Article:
Plants that never losses their foliage, therefore, keeps its green colors all year. Evergreen plants are also typically functional and useful for more than one growing season.
It can be liquid or granular material and organic or synthetic but it is always packed with essential plant nutrients. They often contain nitrogen, phosphorus, and potassium. Fertilizers are used to amend to the soil to increase its quality and fertility for higher quantities of healthy plant growth.
Floating Row Cover
A sheer lightweight polypropylene fabric used to cover plants without depriving them of their needs as it still allows air, sun, and moisture to pass through. Gardeners use them to trap heat in spring or fall, shade plants in the summer, fend off pests and animals in spring, and extend the growing season in winter. You can either place it directly over plants or over structures to support it. These also come in different thicknesses, depending on the season.
A small shallow trench gardeners make on the soil so they can plant seeds, seedlings, and bulbs. It can also be the depression between raised plant beds.
The end of seed dormancy and the beginning of its growth. When the seed starts to shoot, sprout, or bud above the soil, it means that the embryo on the seed is transforming into a seedling (a leafy young plant).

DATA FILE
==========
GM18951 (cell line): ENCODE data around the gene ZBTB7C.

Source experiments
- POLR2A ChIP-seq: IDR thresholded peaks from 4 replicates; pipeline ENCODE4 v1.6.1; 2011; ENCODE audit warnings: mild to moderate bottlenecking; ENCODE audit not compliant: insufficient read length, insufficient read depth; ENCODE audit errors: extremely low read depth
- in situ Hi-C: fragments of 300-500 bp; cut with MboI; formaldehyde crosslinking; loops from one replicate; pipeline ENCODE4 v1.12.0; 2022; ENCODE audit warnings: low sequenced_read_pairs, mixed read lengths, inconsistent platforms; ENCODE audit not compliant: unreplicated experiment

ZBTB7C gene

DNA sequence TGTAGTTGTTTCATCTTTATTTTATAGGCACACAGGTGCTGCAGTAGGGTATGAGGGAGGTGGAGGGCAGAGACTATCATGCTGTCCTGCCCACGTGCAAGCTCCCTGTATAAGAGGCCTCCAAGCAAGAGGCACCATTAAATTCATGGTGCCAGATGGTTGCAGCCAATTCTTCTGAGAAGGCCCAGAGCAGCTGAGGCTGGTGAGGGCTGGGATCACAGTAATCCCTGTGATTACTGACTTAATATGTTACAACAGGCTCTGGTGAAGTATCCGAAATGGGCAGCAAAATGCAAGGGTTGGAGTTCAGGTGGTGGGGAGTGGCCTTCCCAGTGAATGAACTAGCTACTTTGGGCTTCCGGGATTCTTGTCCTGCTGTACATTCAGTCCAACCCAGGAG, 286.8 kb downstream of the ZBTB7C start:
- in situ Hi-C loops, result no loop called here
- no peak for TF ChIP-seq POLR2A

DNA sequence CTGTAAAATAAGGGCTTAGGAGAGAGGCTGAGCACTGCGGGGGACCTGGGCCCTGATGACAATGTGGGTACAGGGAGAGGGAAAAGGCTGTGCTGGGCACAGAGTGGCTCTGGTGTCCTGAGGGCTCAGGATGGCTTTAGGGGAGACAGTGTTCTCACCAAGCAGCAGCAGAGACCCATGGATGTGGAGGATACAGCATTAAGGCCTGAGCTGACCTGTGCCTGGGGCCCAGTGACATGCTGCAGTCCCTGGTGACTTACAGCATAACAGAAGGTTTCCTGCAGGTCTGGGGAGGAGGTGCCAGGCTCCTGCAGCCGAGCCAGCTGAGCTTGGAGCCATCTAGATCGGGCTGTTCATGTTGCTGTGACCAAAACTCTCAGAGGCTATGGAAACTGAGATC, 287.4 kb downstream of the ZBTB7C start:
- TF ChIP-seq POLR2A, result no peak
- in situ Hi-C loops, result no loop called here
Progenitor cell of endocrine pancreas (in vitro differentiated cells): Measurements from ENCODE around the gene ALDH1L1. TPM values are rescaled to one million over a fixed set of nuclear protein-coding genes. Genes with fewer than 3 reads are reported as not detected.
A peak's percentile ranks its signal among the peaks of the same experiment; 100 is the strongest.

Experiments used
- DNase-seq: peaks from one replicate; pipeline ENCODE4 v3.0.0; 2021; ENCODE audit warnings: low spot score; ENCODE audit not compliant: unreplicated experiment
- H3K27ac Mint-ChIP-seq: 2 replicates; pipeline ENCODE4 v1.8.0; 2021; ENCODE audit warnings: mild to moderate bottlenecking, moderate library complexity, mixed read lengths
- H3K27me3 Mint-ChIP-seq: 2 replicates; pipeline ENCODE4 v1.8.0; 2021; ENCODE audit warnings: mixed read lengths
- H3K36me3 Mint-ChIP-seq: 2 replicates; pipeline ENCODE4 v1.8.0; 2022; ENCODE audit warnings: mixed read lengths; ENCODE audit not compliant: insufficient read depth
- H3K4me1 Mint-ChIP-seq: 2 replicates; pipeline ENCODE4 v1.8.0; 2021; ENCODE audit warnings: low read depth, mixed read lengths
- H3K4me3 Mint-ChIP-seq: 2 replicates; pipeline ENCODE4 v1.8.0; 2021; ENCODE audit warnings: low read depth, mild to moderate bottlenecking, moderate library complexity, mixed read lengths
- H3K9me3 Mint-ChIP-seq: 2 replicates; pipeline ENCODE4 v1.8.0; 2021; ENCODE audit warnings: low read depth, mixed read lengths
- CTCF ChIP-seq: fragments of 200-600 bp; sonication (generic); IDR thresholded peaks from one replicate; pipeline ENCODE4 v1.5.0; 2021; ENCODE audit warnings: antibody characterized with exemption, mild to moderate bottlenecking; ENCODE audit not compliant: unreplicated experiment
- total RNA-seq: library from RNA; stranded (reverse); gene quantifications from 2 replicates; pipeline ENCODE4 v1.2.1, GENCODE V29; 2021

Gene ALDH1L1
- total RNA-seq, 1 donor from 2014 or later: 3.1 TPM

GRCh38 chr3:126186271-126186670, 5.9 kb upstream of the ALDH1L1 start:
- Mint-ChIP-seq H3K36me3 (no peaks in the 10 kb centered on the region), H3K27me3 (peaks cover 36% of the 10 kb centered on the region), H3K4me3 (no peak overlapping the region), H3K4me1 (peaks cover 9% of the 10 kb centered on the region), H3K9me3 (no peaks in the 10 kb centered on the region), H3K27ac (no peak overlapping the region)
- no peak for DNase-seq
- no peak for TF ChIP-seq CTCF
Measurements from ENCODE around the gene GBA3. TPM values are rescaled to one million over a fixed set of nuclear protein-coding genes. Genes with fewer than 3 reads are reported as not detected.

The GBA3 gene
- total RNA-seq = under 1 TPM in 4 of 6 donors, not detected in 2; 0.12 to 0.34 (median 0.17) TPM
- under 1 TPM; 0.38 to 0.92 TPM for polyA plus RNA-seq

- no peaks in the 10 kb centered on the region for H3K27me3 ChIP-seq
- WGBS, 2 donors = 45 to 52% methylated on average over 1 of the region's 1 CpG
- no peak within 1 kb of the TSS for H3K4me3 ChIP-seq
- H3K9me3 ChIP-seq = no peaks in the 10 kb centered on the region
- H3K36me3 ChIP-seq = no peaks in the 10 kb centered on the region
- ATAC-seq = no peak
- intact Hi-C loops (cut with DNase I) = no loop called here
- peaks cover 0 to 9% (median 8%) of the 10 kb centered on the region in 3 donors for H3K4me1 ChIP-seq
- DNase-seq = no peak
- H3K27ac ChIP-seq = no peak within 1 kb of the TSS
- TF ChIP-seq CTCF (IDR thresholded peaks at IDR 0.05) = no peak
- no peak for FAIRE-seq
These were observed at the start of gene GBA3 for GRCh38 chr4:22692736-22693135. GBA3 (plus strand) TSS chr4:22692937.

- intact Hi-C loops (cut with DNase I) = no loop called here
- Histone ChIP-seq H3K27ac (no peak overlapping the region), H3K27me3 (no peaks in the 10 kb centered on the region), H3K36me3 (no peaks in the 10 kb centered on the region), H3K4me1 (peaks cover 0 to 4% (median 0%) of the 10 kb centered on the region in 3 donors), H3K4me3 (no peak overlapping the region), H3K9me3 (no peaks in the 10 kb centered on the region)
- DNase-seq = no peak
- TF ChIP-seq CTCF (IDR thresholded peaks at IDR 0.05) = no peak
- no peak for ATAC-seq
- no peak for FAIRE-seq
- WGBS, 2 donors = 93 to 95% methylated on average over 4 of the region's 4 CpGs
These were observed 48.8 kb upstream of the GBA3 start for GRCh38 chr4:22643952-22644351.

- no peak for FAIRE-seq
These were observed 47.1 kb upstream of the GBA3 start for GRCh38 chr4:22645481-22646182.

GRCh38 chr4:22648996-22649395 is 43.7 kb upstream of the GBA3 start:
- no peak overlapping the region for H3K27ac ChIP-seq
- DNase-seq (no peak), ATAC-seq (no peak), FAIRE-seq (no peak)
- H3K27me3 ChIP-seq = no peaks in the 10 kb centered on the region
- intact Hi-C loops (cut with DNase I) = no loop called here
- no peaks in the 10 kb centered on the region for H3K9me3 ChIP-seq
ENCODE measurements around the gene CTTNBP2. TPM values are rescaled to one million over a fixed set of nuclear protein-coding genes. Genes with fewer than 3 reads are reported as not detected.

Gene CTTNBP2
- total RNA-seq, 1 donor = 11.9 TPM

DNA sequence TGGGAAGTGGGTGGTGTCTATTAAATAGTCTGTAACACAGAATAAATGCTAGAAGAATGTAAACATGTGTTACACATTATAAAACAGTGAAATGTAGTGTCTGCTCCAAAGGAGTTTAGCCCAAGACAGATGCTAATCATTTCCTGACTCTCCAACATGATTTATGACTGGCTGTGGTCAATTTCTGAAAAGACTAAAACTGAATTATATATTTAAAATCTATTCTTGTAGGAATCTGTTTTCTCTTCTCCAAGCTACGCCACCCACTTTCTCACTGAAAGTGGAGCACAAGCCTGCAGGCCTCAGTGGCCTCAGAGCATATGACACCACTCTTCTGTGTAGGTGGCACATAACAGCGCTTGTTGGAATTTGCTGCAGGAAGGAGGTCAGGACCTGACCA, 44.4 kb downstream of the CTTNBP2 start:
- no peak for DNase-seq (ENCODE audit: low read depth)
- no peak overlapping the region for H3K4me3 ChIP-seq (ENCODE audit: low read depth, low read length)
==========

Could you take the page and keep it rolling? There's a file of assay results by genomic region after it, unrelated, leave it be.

A propagation method where a scion (a shoot or bud with a preferable flowering or fruiting trait) is artificially inserted into or joined to a rootstock (a stem, branch, or root of different but related plant with a better root characteristic) so that they will fuse as one and become a hardier plant (plant that is more disease resistant).
Low-growing effective-spreading plant that used to cover large or empty bare-earth areas to add aesthetics, create uniform appearance, and protect the soil from erosion or drought.
A highly-valued non-hybrid open-pollinated plant that is at least fifty years old which has been passed down through different generations for its favorable characteristics (flavor or color). Some heirlooms are Arkansas Traveler, Cherokee Purple, Bradley, Homestead, and Rutgers.
Non-woody perennial plants with soft green leaves and stalks that becomes dormant in winter through underground rootstocks and resumes in spring.